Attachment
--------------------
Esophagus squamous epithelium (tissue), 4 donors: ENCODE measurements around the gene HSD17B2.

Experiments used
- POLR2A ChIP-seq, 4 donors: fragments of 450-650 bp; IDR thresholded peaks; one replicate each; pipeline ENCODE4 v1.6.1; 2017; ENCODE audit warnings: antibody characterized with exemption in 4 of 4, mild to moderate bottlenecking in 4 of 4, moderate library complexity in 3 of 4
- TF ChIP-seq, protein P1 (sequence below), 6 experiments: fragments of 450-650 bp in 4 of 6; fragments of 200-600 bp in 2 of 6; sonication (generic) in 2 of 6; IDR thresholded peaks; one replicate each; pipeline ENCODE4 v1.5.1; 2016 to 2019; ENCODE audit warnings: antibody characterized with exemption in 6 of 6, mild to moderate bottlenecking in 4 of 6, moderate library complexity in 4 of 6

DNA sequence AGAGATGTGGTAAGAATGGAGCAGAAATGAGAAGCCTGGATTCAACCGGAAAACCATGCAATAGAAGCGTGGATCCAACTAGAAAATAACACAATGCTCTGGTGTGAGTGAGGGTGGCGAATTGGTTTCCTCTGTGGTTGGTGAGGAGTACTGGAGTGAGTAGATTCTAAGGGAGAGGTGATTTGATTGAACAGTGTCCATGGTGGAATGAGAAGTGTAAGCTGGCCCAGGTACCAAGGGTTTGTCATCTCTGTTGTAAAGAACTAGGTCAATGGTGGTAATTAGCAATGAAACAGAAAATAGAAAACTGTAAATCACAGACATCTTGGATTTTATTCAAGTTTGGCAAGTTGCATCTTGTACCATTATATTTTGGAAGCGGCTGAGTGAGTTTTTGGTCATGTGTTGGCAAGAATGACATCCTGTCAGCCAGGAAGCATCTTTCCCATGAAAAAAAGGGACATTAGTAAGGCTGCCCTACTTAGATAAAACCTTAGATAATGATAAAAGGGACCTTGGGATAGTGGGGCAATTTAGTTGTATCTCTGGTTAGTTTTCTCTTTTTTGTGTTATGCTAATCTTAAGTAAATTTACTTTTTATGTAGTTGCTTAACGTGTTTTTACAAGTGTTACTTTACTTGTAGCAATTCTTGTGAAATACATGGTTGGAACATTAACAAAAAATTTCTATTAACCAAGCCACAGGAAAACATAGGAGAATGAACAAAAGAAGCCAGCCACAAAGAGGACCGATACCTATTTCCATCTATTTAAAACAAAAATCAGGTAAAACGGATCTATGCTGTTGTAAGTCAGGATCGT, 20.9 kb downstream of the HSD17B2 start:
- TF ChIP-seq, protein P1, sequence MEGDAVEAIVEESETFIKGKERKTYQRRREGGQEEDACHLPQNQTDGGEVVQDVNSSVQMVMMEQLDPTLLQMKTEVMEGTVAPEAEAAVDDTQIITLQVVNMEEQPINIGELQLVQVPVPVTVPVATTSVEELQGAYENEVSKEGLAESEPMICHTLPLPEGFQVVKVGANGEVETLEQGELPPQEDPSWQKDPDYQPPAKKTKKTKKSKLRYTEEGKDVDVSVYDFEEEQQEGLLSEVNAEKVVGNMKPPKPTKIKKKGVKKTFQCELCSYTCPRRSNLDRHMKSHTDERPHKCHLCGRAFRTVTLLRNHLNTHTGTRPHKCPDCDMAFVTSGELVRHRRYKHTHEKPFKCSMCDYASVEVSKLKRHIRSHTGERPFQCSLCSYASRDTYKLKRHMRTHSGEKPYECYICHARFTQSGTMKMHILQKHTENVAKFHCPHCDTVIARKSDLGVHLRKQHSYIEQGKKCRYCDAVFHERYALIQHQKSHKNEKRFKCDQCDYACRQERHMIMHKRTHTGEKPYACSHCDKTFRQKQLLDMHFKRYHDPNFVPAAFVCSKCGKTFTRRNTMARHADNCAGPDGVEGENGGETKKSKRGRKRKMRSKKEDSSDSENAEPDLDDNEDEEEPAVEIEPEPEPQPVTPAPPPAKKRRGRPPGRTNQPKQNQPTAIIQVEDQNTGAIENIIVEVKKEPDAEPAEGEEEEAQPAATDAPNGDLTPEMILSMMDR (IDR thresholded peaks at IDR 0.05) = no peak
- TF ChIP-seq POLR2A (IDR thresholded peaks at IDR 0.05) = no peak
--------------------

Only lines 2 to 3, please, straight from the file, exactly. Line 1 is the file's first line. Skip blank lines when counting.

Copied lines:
Experiments used
- POLR2A ChIP-seq, 4 donors: fragments of 450-650 bp; IDR thresholded peaks; one replicate each; pipeline ENCODE4 v1.6.1; 2017; ENCODE audit warnings: antibody characterized with exemption in 4 of 4, mild to moderate bottlenecking in 4 of 4, moderate library complexity in 3 of 4